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Media Corner
20 October 2011

“Helios” supercomputer to shed light on plasma physics

The “Helios” supercomputer will be composed of an impressive total of 49 racks.

The supercomputer that will be available to a scientific community of more than 1,000 European and Japanese fusion researchers in order to crack plasma physics has a name. “Helios”, from the Greek word which means sun, is expected to kick into operation in January 2012 and shed light on the analysis of experimental data on fusion plasmas, prepare scenarios for ITER operation, predict the performance of ITER and contribute to the DEMO and BA activities.

The first Call for proposals was launched on 1October and the deadline for submission is 1 December 2011. The Call is part of the IFERC activities which fall under the Broader Approach Agreement. To read more about the Call and the areas it covers click here.

The computer has already been entered into the race of the top 500 supercomputers and is expected to make it into the top 30 by 2012. With a computational power above 1 Petaflop, a memory exceeding 280 TB and high speed storage system exceeding 5 PB, the supercomputer will be at least 10 times more powerful than any existing system dedicated to simulations in the field of fusion in Europe and Japan.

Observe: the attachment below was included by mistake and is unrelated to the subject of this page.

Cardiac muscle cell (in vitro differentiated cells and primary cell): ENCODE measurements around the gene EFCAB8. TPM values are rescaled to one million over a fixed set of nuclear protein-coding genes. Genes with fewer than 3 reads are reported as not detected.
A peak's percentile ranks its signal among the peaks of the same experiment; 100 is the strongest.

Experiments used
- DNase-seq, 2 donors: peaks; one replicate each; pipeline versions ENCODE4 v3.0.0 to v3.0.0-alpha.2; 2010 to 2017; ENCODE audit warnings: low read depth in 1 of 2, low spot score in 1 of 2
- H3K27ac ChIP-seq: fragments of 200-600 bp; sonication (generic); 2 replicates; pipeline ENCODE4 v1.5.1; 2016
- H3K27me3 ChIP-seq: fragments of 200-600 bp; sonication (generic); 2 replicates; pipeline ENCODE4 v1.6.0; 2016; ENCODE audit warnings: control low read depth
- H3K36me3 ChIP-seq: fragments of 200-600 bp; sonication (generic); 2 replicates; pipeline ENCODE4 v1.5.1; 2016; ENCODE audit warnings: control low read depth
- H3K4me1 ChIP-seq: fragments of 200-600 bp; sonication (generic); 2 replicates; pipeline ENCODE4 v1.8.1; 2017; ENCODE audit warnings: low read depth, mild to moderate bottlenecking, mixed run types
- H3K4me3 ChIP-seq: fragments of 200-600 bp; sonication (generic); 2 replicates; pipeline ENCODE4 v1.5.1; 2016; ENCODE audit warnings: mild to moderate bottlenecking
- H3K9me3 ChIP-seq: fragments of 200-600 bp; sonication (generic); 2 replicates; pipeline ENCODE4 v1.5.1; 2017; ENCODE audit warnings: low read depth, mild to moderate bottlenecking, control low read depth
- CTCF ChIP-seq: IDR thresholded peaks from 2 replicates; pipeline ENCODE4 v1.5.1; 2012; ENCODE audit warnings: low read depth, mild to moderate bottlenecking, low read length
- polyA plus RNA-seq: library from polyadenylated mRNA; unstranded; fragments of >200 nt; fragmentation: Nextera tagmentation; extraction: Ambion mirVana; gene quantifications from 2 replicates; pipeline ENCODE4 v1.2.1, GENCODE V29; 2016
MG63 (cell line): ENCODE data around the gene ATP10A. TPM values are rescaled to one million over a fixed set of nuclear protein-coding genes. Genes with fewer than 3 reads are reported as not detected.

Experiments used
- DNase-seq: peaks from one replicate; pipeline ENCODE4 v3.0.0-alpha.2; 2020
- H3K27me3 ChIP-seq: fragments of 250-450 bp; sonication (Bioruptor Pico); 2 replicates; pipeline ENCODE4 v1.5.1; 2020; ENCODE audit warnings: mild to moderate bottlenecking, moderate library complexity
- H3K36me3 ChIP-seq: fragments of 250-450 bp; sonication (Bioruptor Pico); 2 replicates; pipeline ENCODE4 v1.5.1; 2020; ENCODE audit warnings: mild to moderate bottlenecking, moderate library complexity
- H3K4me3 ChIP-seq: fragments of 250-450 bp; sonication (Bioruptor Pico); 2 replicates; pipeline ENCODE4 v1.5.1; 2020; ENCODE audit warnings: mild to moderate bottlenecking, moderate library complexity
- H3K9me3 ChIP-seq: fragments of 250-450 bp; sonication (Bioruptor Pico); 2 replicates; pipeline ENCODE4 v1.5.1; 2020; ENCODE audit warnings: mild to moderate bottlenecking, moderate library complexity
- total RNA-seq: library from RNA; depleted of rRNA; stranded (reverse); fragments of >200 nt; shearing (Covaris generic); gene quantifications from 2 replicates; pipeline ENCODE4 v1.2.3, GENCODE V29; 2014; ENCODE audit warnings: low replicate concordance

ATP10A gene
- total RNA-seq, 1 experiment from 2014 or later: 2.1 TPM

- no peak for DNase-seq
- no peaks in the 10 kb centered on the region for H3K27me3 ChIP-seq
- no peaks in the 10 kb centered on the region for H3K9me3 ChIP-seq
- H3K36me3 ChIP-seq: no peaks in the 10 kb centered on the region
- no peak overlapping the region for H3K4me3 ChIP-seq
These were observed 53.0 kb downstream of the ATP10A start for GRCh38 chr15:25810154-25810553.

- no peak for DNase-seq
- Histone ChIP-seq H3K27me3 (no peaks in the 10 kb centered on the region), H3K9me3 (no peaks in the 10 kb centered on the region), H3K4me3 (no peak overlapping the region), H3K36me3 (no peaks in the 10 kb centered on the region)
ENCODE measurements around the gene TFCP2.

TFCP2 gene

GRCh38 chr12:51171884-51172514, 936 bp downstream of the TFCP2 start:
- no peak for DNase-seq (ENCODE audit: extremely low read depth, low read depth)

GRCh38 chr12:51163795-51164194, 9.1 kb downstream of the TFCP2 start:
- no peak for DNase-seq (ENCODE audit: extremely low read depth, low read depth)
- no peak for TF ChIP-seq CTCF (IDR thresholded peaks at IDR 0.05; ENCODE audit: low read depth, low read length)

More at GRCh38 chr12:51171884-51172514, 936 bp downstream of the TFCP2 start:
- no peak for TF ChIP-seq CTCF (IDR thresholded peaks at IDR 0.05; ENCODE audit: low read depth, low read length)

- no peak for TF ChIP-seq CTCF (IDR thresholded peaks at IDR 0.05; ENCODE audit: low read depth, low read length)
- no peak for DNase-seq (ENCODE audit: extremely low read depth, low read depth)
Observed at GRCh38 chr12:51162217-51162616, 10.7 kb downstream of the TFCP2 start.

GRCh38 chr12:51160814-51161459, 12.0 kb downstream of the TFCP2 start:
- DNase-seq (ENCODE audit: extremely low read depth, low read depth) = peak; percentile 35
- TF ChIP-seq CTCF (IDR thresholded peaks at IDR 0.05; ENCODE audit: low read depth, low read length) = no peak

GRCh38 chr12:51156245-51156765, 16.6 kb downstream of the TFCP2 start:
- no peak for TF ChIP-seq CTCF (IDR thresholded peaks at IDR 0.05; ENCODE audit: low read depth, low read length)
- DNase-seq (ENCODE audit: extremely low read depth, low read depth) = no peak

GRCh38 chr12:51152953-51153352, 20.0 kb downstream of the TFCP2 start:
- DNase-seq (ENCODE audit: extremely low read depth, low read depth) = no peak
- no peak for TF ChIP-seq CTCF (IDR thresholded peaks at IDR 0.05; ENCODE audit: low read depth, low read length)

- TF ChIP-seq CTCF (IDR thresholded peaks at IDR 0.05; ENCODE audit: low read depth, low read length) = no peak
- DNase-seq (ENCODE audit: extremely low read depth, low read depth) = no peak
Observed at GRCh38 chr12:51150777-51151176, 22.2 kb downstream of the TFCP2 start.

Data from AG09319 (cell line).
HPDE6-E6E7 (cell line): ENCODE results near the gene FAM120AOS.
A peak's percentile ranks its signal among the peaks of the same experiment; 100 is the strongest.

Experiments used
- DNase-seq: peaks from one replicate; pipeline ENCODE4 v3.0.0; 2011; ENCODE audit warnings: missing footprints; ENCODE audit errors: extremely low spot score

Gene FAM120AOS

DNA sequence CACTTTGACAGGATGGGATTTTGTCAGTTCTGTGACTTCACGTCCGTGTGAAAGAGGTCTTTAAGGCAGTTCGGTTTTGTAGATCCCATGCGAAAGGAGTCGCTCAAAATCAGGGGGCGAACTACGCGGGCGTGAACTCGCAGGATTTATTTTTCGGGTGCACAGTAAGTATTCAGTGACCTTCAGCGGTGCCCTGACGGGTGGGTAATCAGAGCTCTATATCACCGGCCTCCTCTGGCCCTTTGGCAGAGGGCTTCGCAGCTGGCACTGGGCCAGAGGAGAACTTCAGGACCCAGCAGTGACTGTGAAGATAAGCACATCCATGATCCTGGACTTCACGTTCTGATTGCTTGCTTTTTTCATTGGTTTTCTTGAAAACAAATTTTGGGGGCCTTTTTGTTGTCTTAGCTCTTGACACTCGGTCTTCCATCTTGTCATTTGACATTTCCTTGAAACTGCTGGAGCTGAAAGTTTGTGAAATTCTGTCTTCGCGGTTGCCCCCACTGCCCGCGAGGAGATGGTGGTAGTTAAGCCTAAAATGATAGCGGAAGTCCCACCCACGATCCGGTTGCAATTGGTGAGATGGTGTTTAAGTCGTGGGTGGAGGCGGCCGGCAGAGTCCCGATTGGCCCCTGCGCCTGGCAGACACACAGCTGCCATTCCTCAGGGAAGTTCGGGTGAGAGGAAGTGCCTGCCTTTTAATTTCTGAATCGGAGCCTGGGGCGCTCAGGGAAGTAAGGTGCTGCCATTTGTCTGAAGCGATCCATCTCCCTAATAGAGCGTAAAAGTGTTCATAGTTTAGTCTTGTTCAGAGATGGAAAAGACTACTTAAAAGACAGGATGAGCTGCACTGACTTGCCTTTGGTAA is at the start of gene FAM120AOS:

The building to host “Helios” is located in Rokkasho, Japan, and some first images have been released. The upper floor of the building will accommodate the supercomputer in a room whose surface measures 640 m2. The massive cooling system for the electric feed of 3 million Watts consumed by the supercomputer will be located on the lower floor in a space of 900 m2 and will be supported by water chillers located outside the building.

To learn out more about the Broader Approach and its projects click here.

The cooling system that keeps temperatures to around 10°C